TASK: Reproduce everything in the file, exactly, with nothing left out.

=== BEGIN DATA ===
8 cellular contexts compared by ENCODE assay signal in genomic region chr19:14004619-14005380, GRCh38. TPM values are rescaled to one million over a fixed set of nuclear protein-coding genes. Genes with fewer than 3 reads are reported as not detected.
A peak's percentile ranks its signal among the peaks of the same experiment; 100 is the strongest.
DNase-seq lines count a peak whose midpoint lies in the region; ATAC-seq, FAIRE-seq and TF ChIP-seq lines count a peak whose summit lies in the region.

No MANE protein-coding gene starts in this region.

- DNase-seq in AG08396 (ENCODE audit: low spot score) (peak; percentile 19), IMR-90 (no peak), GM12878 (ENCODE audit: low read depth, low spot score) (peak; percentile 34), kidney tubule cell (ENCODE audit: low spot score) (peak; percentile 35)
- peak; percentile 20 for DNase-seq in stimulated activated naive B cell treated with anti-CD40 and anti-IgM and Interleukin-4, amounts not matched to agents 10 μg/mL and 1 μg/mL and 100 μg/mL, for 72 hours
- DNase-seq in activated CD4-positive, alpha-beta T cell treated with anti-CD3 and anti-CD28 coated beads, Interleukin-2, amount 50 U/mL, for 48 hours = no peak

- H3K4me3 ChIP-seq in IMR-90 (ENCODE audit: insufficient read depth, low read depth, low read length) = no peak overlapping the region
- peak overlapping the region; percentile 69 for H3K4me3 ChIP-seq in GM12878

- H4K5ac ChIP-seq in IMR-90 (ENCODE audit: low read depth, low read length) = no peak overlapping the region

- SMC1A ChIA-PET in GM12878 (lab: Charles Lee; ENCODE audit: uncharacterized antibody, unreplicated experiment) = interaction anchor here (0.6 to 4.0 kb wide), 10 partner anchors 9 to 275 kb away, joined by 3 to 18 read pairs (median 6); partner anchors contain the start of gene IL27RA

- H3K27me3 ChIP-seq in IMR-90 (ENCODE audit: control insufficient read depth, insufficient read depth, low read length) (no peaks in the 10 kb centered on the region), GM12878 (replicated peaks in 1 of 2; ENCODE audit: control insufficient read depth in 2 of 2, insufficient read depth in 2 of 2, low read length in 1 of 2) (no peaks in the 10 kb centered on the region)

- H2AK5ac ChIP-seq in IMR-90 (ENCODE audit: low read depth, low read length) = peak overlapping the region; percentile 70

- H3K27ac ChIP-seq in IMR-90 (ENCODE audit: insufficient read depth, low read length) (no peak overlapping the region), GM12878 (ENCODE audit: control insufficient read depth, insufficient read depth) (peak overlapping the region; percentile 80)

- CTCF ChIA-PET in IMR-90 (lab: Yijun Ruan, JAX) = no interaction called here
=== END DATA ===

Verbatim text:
8 cellular contexts compared by ENCODE assay signal in genomic region chr19:14004619-14005380, GRCh38. TPM values are rescaled to one million over a fixed set of nuclear protein-coding genes. Genes with fewer than 3 reads are reported as not detected.
A peak's percentile ranks its signal among the peaks of the same experiment; 100 is the strongest.
DNase-seq lines count a peak whose midpoint lies in the region; ATAC-seq, FAIRE-seq and TF ChIP-seq lines count a peak whose summit lies in the region.

No MANE protein-coding gene starts in this region.

- DNase-seq in AG08396 (ENCODE audit: low spot score) (peak; percentile 19), IMR-90 (no peak), GM12878 (ENCODE audit: low read depth, low spot score) (peak; percentile 34), kidney tubule cell (ENCODE audit: low spot score) (peak; percentile 35)
- peak; percentile 20 for DNase-seq in stimulated activated naive B cell treated with anti-CD40 and anti-IgM and Interleukin-4, amounts not matched to agents 10 μg/mL and 1 μg/mL and 100 μg/mL, for 72 hours
- DNase-seq in activated CD4-positive, alpha-beta T cell treated with anti-CD3 and anti-CD28 coated beads, Interleukin-2, amount 50 U/mL, for 48 hours = no peak

- H3K4me3 ChIP-seq in IMR-90 (ENCODE audit: insufficient read depth, low read depth, low read length) = no peak overlapping the region
- peak overlapping the region; percentile 69 for H3K4me3 ChIP-seq in GM12878

- H4K5ac ChIP-seq in IMR-90 (ENCODE audit: low read depth, low read length) = no peak overlapping the region

- SMC1A ChIA-PET in GM12878 (lab: Charles Lee; ENCODE audit: uncharacterized antibody, unreplicated experiment) = interaction anchor here (0.6 to 4.0 kb wide), 10 partner anchors 9 to 275 kb away, joined by 3 to 18 read pairs (median 6); partner anchors contain the start of gene IL27RA

- H3K27me3 ChIP-seq in IMR-90 (ENCODE audit: control insufficient read depth, insufficient read depth, low read length) (no peaks in the 10 kb centered on the region), GM12878 (replicated peaks in 1 of 2; ENCODE audit: control insufficient read depth in 2 of 2, insufficient read depth in 2 of 2, low read length in 1 of 2) (no peaks in the 10 kb centered on the region)

- H2AK5ac ChIP-seq in IMR-90 (ENCODE audit: low read depth, low read length) = peak overlapping the region; percentile 70

- H3K27ac ChIP-seq in IMR-90 (ENCODE audit: insufficient read depth, low read length) (no peak overlapping the region), GM12878 (ENCODE audit: control insufficient read depth, insufficient read depth) (peak overlapping the region; percentile 80)

- CTCF ChIA-PET in IMR-90 (lab: Yijun Ruan, JAX) = no interaction called here